Article - Issue 32, September 2007
Response to ‘Brightening Lives’, Educating Engineers, Protecting the Family Silver?
Response to ‘Brightening Lives’
Professor Richard De La Rue FREng gives a fascinating account of the tremendous engineering achievements represented by the state-of-the-art in semiconductor optoelectronics. He also provides some tantalising glimpses of what remains in store for us as the underlying device technologies are further developed (Ingenia 31). He points out that whilst the cornerstone devices “have been around for a while, there is still plenty of room for growth and improvement”. This, of course, is true. Yet it is equally exciting to note that even if little or no such improvement were forthcoming, we would remain in the midst of an explosion in the commercial opportunities now offered by the all-pervasive photonics.
There is no longer any month of the year which does not play host to at least one major international meeting addressing a bewildering range of applications; and there is no longer any sector of industry that remains untouched. Frequently in combination with optical fibres, recent reports have addressed a most diverse range of applications for optoelectronic devices – from structural health monitoring by embedded networks in airframes and major civil works, to quality assessment in large-scale food processing; from precision gyroscopes and navigation systems, to drug detection units; from stress measurement systems in the massive blades of wind power turbines, to new road traffic monitoring and control schemes; and the range of emergent biomedical uses is astonishing.
It is noteworthy, indeed, that the diffraction grating described in the article as the key feature in the DFB laser is responsible in different formats, as a periodic perturbation of the physical properties of the core of an optical fibre, or in any one of a number of planar optical materials, for many of the newest achievements in this wider photonic or optoelectronic field. The periodic structures underpinning the photonic crystals discussed by Professor De La Rue are simply multidimensional versions of these nanostructured gratings.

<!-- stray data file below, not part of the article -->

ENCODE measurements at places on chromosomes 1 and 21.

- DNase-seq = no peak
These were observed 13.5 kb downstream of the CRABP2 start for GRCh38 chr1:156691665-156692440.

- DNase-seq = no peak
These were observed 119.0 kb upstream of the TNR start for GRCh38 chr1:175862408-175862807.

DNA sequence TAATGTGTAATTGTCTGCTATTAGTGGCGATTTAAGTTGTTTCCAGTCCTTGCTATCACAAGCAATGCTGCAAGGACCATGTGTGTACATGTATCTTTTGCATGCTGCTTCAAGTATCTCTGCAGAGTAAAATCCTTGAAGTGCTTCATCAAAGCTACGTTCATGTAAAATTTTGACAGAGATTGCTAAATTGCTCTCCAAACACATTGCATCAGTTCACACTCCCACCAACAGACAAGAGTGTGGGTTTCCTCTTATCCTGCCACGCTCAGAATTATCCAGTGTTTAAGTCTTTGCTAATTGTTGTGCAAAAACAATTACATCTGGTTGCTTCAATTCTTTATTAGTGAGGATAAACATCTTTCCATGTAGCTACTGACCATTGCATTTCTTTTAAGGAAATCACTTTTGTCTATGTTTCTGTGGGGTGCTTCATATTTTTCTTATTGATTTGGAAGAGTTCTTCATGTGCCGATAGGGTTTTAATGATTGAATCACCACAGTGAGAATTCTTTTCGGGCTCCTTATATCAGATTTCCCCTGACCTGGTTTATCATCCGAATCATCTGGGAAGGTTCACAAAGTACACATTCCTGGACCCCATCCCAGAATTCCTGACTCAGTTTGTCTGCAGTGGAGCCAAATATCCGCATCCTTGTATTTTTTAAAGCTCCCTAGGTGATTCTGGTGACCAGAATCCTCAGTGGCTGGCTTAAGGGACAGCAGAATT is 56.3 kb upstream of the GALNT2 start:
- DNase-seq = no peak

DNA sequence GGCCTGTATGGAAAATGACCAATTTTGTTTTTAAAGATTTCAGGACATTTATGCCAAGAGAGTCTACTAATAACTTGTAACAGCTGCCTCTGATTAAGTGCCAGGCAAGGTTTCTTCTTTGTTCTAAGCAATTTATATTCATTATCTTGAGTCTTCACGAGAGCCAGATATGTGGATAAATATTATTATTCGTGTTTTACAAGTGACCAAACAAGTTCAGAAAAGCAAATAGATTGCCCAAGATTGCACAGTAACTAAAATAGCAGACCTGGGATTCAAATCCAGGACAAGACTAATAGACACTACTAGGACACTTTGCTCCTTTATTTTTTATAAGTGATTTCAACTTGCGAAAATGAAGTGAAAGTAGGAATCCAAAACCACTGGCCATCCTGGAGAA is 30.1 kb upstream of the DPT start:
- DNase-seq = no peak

Professor De La Rue’s article elucidates some of the essential building blocks upon which new industries are being built. From an engineering standpoint, there is much remaining to be done that will yield yet further advances in these components. Equally, there is so much ingenuity in the burgeoning applications sector. This is a new enlightenment, perhaps!
Professor Ian Bennion FREng
School of Engineering & Applied Science
Aston University, Birmingham
Educating Engineers for the 21st Century
My “Letter” in the September 2007 issue of INGENIA refers to an article written by me and published in the TIMES Higher Education Supplement of 15th July 1977 under the title “Managing things as training for managing people”. At the time of writing that article, I was Head of Department of Civil Engineering at the University of Leeds. Below is the text of my 1977 article.
Much is currently said about the shortage of jobs for young engineering graduates, and misgivings expressed about the need for them to seek non-engineering employment. Contrary to this view, however, it can be argued that it is in fact desirable to obtain a university degree in engineering expressly for the purpose of employment in management and administration.